It's very OO-like, in C, with the occasional hack to implement something like inheritance.

In the defense/avionics world software upgrades are very strictly controlled, and you can't just upgrade SW to fix issues... however, for some bizarre reason you can update a configuration file without a major fight. So it's been darn useful for us to be able to specify a lot of our implementation in those configuration files.

There is no magic, just good separation of concerns when designing the system and a bit of foresight on the part of the developers.

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Does this mean you are using dynamic memory allocation? How do you instantiate components at startup? –  guzelo Jun 12 '09 at 13:16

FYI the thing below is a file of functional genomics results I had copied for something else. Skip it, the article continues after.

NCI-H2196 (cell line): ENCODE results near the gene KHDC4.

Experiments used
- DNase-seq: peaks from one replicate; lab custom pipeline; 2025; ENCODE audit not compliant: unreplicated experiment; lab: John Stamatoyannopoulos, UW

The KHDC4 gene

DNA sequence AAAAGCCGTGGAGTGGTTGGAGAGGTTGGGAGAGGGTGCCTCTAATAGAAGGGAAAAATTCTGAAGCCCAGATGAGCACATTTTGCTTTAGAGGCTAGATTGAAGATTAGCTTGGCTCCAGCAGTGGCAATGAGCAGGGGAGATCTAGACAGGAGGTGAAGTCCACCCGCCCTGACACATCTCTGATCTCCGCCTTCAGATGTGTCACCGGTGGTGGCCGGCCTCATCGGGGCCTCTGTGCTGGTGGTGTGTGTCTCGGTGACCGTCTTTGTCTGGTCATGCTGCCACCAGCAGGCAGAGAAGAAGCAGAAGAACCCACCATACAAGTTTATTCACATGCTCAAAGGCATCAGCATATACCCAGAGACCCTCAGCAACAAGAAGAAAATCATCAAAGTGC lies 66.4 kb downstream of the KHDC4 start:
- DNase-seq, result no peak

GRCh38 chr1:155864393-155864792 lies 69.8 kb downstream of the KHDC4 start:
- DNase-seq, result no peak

Yes, we allocate memory dynamically, especially at the start up of the system. The configuration files are read, components are allocated, configurations are applied, and then processes are spawned for those components that require them. –  Chris Arguin Jun 12 '09 at 14:37

What are you trying to save exactly? Effort of code re-work? The red tape of a software version release?

It's possible that changing the code is reasonably straight-forward, and quite possibly easier than changing data in tables. Moving your often-changing logic from code to data is only helpful if, for some reason, it's less effort to modify data rather than code. That might be true if the changes are better expressed in a data form (e.g. numeric parameters stored in EEPROM). Or it might be true if the customer's requests make it necessary to release a new version of software, and a new software version is a costly procedure to build (lots of paperwork, or perhaps OTP chips burned by the chip maker).